Members of the public sent the channel more than 1,000 videos, photographs, voice recordings and messages from Iran every day at the height of the demonstrations – material that would have been impossible to broadcast from inside Iran. It was all sifted through, examined and either corroborated or discarded by the news team overseas. “Everyone here is of different ethnicities; we are from different provinces,” says senior correspondent Gharaei. “We had a lot of people talking to friends and families inside Iran and saying, ‘OK, this video is coming from that square, let’s call my auntie and ask if something is really happening.’ But we needed to be extra cautious and careful because one of the Islamic Republic’s tricks is to send you disinformation and then undermine you.”
Being outside Iran also means that the network can report its stories with a depth, scope and perspective that would not otherwise be possible. “It allows us to tap into a more comprehensive network of sources and experts,” says Parpanchi. If a government report on the state of the economy is published in Tehran, the channel’s large roster of commentators fact-check the official version live on air. “Ultimately, our goal is to bridge the information gap for our viewers, to offer a more holistic view of the world around them.”
Examining events from abroad can also help temper the way the network approaches its coverage of events inside Iran. “You can never be numb to any story,” says presenter Fardad Farahzad, shortly after his eponymous weeknight interview show finishes for the evening. “Even though the government is hostile towards you, you still want to be impartial and fair.” Today’s programme includes coverage of the Nato summit in Lithuania as well as an in-depth discussion on the territorial dispute between Iran and the uae over a cluster of Gulf islands. “Our viewers are looking at us and other broadcasters from the outside to open a window onto what’s actually happening in their own country. But because of the relatively large number of reporters that we have worldwide, we can inform them of what’s happening outside of Iran as well.”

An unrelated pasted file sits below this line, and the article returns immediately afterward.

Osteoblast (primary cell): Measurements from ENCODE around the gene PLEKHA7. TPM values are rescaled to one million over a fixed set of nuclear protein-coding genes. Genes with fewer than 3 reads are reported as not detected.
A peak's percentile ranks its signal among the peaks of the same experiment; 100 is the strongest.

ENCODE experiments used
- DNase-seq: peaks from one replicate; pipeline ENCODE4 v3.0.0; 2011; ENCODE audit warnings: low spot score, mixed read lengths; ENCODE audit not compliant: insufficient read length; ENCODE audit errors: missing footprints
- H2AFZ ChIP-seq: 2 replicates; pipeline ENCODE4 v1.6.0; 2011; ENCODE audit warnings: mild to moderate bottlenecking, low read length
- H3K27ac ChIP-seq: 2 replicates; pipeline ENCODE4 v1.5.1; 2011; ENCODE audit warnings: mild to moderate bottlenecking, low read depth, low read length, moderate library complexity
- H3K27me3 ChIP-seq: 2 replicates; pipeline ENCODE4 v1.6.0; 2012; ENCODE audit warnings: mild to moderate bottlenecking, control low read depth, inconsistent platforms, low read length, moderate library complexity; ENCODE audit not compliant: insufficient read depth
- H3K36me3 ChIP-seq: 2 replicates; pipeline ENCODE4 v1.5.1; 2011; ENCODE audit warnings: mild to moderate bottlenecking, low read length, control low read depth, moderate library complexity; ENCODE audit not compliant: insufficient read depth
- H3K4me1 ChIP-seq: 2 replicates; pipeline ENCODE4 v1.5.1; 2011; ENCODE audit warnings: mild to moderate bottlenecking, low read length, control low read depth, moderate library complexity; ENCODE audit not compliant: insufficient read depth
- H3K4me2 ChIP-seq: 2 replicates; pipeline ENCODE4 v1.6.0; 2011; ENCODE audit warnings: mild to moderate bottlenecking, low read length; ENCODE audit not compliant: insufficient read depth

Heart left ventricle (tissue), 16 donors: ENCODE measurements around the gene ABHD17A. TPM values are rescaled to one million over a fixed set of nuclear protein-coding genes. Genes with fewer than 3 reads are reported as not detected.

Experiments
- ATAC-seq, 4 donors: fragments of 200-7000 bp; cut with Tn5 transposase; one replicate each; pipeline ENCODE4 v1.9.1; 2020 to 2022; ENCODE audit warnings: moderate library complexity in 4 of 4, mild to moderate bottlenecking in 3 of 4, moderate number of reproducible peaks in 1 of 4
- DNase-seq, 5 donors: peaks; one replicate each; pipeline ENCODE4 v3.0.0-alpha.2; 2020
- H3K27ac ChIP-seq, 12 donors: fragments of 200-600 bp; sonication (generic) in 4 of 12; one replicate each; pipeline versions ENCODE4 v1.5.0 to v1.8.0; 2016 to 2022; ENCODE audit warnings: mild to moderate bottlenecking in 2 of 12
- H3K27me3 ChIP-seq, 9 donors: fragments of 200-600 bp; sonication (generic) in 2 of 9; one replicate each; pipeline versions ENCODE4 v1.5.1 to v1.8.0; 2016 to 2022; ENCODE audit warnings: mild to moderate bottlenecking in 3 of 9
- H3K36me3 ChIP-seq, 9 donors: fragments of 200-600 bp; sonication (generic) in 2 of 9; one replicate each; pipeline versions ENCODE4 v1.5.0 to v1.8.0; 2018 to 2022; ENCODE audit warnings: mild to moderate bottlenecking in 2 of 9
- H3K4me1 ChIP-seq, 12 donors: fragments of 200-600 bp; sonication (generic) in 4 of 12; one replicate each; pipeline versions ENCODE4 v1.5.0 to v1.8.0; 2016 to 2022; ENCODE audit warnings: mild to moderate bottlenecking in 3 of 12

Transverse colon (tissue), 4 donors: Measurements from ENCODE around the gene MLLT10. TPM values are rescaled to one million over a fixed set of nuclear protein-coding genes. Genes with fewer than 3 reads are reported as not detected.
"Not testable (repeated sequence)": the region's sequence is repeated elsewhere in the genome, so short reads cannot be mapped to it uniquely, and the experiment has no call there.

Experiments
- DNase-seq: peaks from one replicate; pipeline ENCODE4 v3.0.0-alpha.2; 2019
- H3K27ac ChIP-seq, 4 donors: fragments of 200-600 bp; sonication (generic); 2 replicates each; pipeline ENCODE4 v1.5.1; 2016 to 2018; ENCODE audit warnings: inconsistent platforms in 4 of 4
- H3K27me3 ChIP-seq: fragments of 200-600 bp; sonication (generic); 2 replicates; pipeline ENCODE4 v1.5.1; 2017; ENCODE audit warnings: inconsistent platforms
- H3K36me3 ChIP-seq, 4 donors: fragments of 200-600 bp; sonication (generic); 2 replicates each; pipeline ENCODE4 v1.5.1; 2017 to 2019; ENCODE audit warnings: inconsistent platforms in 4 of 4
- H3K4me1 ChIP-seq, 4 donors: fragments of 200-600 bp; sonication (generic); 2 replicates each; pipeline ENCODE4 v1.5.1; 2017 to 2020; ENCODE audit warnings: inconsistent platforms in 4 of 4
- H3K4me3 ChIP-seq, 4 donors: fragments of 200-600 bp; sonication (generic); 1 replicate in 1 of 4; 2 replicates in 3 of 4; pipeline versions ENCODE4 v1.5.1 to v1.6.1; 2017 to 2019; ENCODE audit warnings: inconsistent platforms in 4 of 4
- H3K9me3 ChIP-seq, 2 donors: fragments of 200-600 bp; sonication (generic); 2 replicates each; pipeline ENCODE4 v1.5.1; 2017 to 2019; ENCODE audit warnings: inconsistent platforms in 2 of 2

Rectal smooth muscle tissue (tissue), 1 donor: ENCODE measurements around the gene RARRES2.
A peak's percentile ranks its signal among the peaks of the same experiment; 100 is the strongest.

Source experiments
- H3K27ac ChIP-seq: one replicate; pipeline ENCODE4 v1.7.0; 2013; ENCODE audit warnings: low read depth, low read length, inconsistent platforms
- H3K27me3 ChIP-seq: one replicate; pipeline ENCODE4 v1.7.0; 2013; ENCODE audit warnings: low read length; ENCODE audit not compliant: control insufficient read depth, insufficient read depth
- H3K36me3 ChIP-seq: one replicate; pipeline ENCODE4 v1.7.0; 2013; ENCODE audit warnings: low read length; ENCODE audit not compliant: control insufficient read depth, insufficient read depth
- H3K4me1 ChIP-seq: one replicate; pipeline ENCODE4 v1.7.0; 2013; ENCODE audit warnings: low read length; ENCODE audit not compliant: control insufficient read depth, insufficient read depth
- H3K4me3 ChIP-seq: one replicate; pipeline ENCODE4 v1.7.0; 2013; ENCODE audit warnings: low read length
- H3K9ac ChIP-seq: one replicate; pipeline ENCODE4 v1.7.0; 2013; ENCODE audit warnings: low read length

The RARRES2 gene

Still, Iran International isn’t immune from scrutiny from other quarters. As a registered company in the UK, it is privately funded and therefore does not generate revenue via commercials. Its primary shareholder is a joint Saudi-British national: this has spurred reporting in the international press that the network’s coverage harbours an agenda that indirectly furthers Saudi Arabia’s long-held hostility towards Tehran. Volant Media, Iran International’s parent company, refutes this. “There is nothing to hide,” says Parpanchi. “To me, what matters as a journalist is not who is funding this news organisation. What matters is whether I am making independent editorial decisions. We are only a stone’s throw from The Washington Post. Is Jeff Bezos interfering in the editorial decisions that it is making? Some of the most prestigious news organisations in the world have bowed to pressure from the Iranian government. The choices that we make here, however, are 100 per cent our decisions.”
White House correspondent Samira Gharaei believes that this editorial line explains the network’s extensive reach inside Iran. “People greatly appreciate how objective we are,” she says. But neutrality doesn’t always evoke praise: her recent coverage of the legal proceedings against Donald Trump spurred several viewers to get in touch. “We have audiences in Iran that like Trump so when we report on him, they don’t like it. But overall, I really think that we are having an effect on Iranian people, and how they think about the news.”
An increased reticence among many Iranian households to admitting to tuning in to the channel (for fear of being placed under surveillance) has made it difficult to ascertain precise viewing figures. But it is estimated that more than 90 per cent of Iranian homes have a satellite dish. Given that the network is broadcast 24 hours a day, on several channels, it makes it almost impossible for the Iranian authorities to jam its signals or to take it off the air for prolonged periods.
Later this year, Iran International is expected to resume its presence in the UK, at a new studio complex in London, which, the network says, will be larger than its previous ones. “Our ambition is to improve the quality of the work that we do with more investigations about what is happening in Iran,” says executive editor Ramezanpoor. “The threats mean that the job that we are doing as journalists is successful. That’s the positive side. It’s an encouraging message for us.”